Argentina's death toll from the Covid-19 coronavirus has risen to 26, after the death of two female doctors in Chaco and La Rioja provinces.
Sources in the Chaco provincial government confirmed to the Noticias Argentinas news agency that a 63-year-old woman had passed away at a clinic in Resistencia, the region's capital in the early hours of Tuesday morning – the fifth fatality from the virus registered at the province to date.
Local daily La Nación said that the victim was a doctor who had been hospitalised for at least 15 days. She had previously been in contact with two individuals who had also tested positive for Covid-19 – a fellow doctor and his daughter, who had previously travelled to Spain. The newspaper reported that the duo are considered "patient zeros" in province, who brought the infection back with them from overseas.
Sources also said that a 52-year-old female paediatrician had died at a private clinic in La Rioja Province, just hours after learning she had tested positive for Covid-19, lifting Argentina's total number of fatalities to 26.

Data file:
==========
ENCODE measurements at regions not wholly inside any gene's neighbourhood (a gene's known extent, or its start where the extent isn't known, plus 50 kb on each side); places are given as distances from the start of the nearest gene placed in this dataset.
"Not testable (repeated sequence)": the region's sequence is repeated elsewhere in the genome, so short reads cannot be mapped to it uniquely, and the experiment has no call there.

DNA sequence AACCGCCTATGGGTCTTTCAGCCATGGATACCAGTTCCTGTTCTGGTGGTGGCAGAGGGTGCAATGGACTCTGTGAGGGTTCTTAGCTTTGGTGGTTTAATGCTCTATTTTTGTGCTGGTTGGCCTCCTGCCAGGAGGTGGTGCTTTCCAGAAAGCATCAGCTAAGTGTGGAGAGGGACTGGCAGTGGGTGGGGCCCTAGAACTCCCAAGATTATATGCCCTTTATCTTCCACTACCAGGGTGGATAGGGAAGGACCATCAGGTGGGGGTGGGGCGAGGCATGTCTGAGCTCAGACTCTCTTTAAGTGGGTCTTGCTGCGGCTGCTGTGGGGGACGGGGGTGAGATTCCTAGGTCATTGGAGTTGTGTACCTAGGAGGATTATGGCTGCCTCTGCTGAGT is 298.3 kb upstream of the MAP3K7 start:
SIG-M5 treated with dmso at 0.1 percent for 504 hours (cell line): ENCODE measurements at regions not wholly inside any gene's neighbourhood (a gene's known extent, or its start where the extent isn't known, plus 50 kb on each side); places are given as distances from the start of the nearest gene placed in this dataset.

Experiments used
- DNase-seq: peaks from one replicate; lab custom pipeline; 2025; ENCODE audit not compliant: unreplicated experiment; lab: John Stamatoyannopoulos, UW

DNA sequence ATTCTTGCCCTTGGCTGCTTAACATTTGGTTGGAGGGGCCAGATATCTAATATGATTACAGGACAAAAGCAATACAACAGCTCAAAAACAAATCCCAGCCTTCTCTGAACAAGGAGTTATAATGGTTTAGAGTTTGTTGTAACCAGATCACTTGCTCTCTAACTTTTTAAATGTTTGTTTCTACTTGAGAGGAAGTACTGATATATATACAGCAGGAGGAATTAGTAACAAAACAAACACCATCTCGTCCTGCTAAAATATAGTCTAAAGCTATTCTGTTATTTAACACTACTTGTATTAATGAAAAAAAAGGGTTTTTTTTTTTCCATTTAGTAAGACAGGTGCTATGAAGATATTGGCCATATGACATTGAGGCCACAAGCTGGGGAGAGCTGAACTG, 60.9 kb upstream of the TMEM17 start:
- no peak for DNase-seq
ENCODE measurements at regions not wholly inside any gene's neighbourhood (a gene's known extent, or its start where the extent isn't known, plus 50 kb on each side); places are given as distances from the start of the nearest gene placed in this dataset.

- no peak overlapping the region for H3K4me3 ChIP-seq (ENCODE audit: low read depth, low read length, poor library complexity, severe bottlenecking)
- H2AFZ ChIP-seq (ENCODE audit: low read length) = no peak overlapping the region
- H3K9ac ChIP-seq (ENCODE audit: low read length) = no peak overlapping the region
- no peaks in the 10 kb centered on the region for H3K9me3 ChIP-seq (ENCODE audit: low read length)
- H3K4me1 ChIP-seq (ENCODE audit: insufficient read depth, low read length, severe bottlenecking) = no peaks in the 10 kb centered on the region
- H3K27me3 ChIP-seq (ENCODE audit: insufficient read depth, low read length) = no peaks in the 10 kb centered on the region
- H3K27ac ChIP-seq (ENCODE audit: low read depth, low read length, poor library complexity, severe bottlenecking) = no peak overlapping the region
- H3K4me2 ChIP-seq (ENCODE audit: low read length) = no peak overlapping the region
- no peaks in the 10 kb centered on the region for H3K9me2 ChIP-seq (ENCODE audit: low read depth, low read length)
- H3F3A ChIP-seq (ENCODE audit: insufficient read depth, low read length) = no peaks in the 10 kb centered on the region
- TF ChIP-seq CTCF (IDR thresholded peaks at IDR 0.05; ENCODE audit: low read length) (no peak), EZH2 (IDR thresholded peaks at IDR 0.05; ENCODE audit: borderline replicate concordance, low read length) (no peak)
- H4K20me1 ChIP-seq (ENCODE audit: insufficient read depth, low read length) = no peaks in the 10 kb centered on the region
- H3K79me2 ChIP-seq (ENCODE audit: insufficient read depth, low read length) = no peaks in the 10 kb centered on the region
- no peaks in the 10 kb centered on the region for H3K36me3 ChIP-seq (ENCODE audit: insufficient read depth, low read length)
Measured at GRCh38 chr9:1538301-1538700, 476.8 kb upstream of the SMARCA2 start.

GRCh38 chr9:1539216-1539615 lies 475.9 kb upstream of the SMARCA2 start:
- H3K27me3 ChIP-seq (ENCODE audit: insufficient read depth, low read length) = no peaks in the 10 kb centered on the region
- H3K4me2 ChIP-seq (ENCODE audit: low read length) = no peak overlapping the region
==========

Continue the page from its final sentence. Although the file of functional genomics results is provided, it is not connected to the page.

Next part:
The death was later confirmed by the provincial government, which said it was "accompanying the family and loved loves at this very painful time."
La Rioja Health Minister Juan Carlos Vergara said the woman had been hospitalised with severe pneumonia and that provincial officials were trying to track down everyone who had been in contact with her in recent days. The late doctor's family are in isolation.
Concerning news also emerged from Entre Ríos Province, where reports said a two-month-old baby was hospitalised at a hospital in Chaco after having been infected with Covid-19.
The baby is part of a family from Concordia, who were in Chaco at the time President Alberto Fernández ordered a nationwide lockdown. They have been unable to return home.
The Health Ministry also announced Tuesday that the government would provide 2,000 more intensive care beds and artificial respirators to the 8,444 available to the system in public and private establishments, in order to prepare for a likely surge of Covid-19 infections.